Ritchie Blackmore’s Rainbow – ‘Live In Birmingham 2016’ (Eagle Records) Print E-mail
CD Reviews
Written by Mark Ashby   
Friday, 07 July 2017 04:30

ritchieblackmoreliveinbirminghamcdHave you ever seen those YouTube videos where pop stars have pissed off the sound engineer and the latter has wrecked his revenge by releasing the undiluted audio feed, minus all the AutoTune and other fancy computer trickery that too many artists today use to make them sound far better than they really are? Well, unfortunately, that is one abiding similarity that can be drawn with this CD only release of Ritchie Blackmore’s hometown comeback gig of just slightly more than a year ago. Because, quite simply, the vocal performance by Ronnie Romero is woeful: I can think of no other way to put it…

 

Let’s step back a moment. As we all know, Blackmore had more or less retired from the rock business, deciding instead to retreat into the relative reclusivity of baroque/mediaeval/renaissance era in a bid to rediscover his inner self (or, as many argued, keep his wife happy). So, when it was announced that the notoriously temperamental maestro was to pick up an electric instrument again and play a handful of shows – two in Germany and one in England – there was understandably mucho excitement all ‘round, particularly from aging rockers hankering to relive their youths… A DVD containing highlights of the two German shows were released toward the end of last year – and, to be honest, it was an adequate, but not overwhelming, re-enactment of Blackmore’s history.

 

The shows, of course, did raise one big question. If this was the resurrection of Rainbow, just why the fuck were there so many Deep Purple songs included in the setlist? On this soundtrack alone, nine of the 15 tracks are drawn from the various incarnations of Purple… The other big question was why Blackmore chose a bunch of relative unknowns to support him and not to include any of his former bandmates in the reincarnation: the likes of Don Airey and Graham Bonnet are on record as saying that they would have loved to have been involved, but the ‘phone calls never came. After all, if Michael Schenker – one of the most notorious grudge holders in the business – could bury the hatchet with his former frontmen, couldn’t Ritchie be equally magnanimous? But, then, who are we to argue with superstar egos?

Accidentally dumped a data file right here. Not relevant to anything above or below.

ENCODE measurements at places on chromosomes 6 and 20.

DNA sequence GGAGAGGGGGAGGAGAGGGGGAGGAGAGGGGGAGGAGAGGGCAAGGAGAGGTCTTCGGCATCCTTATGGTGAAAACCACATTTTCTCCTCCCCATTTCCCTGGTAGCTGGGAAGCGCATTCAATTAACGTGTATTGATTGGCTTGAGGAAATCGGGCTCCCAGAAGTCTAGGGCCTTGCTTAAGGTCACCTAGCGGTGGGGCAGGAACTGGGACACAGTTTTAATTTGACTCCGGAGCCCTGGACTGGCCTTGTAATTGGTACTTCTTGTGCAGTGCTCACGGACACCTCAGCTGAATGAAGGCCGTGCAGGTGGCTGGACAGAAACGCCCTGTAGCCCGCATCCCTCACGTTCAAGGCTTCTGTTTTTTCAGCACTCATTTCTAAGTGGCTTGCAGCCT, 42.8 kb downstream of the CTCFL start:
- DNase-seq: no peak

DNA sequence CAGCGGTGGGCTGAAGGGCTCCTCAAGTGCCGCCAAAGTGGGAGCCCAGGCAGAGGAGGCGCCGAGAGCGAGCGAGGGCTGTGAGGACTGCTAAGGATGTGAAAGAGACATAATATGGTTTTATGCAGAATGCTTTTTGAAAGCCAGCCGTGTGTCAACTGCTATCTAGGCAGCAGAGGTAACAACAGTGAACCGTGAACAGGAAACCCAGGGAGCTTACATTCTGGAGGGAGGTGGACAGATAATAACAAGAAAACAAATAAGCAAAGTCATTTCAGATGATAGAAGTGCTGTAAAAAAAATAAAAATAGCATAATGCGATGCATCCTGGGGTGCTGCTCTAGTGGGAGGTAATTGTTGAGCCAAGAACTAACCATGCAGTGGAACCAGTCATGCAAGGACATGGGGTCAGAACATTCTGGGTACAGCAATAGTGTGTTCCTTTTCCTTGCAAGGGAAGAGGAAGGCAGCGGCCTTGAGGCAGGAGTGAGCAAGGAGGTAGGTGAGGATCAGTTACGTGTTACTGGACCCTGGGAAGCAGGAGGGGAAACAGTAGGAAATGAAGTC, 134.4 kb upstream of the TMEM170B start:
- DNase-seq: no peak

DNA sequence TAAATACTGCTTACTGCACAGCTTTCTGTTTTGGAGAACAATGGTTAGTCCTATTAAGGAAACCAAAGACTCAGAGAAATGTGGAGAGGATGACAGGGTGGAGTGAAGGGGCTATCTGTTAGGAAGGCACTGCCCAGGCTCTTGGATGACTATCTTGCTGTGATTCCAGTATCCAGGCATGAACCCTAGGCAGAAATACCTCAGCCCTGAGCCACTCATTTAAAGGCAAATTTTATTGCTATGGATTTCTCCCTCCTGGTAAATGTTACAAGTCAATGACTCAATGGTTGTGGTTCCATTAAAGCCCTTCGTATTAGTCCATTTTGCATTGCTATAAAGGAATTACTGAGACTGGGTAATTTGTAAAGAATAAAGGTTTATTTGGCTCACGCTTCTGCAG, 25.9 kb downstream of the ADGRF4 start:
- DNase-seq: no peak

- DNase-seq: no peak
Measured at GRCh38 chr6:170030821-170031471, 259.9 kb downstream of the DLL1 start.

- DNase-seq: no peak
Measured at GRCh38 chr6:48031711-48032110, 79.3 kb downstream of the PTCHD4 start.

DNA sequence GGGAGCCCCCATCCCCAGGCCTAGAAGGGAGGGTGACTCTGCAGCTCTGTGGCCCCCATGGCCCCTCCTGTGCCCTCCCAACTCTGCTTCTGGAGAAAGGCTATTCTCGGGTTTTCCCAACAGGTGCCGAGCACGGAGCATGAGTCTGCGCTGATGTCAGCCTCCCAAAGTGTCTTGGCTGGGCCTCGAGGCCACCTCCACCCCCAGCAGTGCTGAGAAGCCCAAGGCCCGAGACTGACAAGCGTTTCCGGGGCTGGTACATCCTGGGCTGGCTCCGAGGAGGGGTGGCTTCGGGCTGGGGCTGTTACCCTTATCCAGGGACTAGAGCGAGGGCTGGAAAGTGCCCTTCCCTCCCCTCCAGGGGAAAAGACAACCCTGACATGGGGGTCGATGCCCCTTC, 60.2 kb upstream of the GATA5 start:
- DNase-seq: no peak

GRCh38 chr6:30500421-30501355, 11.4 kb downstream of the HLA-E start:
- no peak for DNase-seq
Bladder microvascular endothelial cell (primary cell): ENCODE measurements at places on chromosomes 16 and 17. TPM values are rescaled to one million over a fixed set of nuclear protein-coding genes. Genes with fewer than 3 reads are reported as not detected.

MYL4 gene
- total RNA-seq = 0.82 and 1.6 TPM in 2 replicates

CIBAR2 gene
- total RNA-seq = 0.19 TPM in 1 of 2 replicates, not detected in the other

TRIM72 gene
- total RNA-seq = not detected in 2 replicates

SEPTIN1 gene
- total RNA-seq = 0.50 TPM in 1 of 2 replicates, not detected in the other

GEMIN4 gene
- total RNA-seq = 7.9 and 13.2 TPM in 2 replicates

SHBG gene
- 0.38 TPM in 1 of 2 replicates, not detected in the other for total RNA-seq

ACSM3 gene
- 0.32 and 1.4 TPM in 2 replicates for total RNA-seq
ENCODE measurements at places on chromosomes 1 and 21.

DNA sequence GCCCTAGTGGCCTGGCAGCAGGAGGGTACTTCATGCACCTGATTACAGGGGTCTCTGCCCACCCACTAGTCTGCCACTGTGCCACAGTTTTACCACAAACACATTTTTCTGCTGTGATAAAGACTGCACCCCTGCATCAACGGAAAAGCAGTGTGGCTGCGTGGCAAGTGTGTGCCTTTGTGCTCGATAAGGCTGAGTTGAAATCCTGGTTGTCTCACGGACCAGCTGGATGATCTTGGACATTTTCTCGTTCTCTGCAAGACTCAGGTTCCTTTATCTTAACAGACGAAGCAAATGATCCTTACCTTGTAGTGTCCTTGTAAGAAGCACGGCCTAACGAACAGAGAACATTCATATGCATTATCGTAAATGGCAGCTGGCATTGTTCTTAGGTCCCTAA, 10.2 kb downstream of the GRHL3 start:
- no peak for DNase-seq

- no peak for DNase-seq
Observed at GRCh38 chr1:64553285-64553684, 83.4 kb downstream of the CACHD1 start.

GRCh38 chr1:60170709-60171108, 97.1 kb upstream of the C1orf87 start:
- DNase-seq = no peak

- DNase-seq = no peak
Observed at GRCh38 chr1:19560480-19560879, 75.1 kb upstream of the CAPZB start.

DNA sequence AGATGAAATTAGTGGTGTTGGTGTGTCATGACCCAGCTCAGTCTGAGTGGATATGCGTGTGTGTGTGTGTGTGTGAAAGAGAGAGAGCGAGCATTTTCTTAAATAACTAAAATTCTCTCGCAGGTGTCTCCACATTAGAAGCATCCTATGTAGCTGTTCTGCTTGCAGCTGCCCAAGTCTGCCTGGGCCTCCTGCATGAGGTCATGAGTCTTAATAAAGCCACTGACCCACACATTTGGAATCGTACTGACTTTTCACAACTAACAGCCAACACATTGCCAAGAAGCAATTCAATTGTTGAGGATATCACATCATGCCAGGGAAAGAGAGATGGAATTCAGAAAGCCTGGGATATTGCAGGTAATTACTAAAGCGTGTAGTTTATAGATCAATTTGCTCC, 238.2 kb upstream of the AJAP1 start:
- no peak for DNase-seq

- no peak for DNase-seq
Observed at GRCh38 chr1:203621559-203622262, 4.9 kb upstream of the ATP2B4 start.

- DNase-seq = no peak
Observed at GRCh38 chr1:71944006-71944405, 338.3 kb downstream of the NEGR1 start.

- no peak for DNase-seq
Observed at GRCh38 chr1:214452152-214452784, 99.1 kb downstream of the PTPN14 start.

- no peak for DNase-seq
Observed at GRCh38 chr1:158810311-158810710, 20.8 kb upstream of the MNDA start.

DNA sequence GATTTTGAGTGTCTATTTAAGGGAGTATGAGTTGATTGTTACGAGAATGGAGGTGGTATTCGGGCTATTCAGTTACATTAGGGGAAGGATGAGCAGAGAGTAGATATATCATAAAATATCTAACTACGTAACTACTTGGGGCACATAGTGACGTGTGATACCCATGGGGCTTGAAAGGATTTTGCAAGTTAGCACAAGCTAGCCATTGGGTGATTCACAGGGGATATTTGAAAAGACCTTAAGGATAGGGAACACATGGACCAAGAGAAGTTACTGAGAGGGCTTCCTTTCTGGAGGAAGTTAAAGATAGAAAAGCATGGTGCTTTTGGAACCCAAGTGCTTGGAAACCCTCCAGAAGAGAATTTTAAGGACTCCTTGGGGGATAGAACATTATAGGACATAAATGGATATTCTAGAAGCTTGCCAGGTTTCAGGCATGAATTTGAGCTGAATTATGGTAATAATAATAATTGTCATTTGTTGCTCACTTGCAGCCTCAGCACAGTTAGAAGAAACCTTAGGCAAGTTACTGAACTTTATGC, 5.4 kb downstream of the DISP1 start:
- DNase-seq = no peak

Now, there is no doubt that Blackmore can still play guitar, as he proved consistently on the release of the German shows and does so here again. Some of the old fire may have gone, and sometimes you get the feeling that he is counting up the pounds (and Euros) as quickly as the notes he is playing, but dammit, the flair and the ability is still there. And, by and large, the band act as a decent supporting cast: Jens Johanssen is worthy of particular mention, as the fairly can rattle the old Hammond and does his level best to evoke the spirit of Jon Lord on the likes of ‘Mistreated’ and ‘Child In Time’.

 

The big problem, however, as I mentioned at the top of the review, is Romero’s vocals. Now, don’t get me wrong: I think he has, under normal circumstances, a decent voice. I really enjoyed the last Lords Of Black album – but, I just can’t figure out what the absolute hell is going on with his performance here… Throughout the majority of the first part he is flat and not in same key as either Blackmore or any of the rest of the band: ‘Highway Star’ far from shines while ‘Spotlight Kid’ and ‘Since You Been Gone’ are very painful listens. In between, ‘Mistreated’ is just that, while the first of the Dio-era songs, ‘Man On The Silver Mountain’ is saved only by David Keith’s superbly taut drumming and Johanssen’s excellent keyboards.

 

The awfulness of the mix is heard in the lull between ‘Man…’ and ‘Soldier Of Fortune’, where a lone voice in the crowd can be clearly heard to refer to someone on the stage as a “motherfucker” (surely, they could have mixed that out): the song, apart from Romero being more off key than Coverdale these days (his attempted scream near the end is truly excruciating), is faithfully delivered. Having said that, he does a decent stab at 'Catch The Rainbow'; but, overall, it’s little wonder that the best moments are the instrumental interludes and jams. Blackmore’s first interjection comes in early, saving ‘Spotlight Kid’ from disappearing up its own arse, while the combination of various solos during ‘Difficult To Cure’ allows the supporting musicians to truly stretch themselves for the first time.

 

The second half of the set, which is dominated by Purple tunes, does wander a lot, but does again manage to show off the virtuosity of the band leader and his assembled cast, and is more pleasing to the ear, especially to diehard fans of the genius that Blackmore was able to produce, and cajole from those with whom he worked. I suppose it’s a great tribute that, given the calibre and the legacy with those with whom he has collaborated in the past, this group of relative (perfect) strangers have been able to step up to the mark and gain the master’s seal of approval.  But, maybe Ritchie shoud have checked his ego and done a Schenker...

 

‘Live In Birmingham 2016’ is out now.

 

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